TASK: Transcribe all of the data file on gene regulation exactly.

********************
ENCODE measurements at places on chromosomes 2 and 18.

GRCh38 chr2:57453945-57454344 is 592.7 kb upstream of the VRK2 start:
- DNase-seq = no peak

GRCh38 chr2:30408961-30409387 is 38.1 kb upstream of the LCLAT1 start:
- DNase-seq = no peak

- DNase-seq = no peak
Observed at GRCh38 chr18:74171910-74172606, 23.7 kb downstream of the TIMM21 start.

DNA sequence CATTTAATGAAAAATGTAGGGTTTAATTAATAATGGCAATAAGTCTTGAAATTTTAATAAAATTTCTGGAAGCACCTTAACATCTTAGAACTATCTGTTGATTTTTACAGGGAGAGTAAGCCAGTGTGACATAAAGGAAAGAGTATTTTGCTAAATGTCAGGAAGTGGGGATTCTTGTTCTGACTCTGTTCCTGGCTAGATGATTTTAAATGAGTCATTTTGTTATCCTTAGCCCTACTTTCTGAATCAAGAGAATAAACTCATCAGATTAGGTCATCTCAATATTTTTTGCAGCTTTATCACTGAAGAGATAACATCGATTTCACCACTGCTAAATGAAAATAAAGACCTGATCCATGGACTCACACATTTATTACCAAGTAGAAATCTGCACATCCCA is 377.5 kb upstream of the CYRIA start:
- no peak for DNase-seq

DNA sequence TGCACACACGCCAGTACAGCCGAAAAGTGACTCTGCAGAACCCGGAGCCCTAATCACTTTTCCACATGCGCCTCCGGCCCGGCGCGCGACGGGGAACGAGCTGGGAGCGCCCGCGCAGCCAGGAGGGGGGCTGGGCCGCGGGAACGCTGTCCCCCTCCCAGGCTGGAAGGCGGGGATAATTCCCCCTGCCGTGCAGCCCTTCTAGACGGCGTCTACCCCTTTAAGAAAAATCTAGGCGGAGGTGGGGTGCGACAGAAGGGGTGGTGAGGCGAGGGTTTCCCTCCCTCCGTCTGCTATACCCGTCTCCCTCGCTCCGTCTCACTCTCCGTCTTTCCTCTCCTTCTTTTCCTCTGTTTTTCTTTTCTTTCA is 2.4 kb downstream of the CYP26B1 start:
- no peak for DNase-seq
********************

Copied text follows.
ENCODE measurements at places on chromosomes 2 and 18.

GRCh38 chr2:57453945-57454344 is 592.7 kb upstream of the VRK2 start:
- DNase-seq = no peak

GRCh38 chr2:30408961-30409387 is 38.1 kb upstream of the LCLAT1 start:
- DNase-seq = no peak

- DNase-seq = no peak
Observed at GRCh38 chr18:74171910-74172606, 23.7 kb downstream of the TIMM21 start.

DNA sequence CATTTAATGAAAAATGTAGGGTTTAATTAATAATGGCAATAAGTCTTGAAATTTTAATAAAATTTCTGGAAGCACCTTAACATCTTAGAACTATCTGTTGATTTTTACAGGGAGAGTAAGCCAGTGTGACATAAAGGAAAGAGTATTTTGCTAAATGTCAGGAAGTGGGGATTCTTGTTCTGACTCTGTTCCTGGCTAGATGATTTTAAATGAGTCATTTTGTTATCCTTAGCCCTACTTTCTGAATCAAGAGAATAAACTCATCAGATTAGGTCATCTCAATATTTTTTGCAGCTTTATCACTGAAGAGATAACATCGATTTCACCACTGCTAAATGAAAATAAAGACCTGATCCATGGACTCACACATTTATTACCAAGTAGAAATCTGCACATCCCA is 377.5 kb upstream of the CYRIA start:
- no peak for DNase-seq

DNA sequence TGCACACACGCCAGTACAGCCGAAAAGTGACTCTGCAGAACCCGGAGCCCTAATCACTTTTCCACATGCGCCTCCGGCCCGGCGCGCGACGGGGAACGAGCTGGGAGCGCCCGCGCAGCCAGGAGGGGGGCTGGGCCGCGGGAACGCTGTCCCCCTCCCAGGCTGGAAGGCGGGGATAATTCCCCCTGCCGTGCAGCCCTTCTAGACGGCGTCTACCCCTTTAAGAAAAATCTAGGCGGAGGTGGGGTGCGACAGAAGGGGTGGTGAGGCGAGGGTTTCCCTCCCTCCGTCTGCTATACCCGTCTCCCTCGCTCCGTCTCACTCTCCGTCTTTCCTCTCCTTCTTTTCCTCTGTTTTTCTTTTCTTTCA is 2.4 kb downstream of the CYP26B1 start:
- no peak for DNase-seq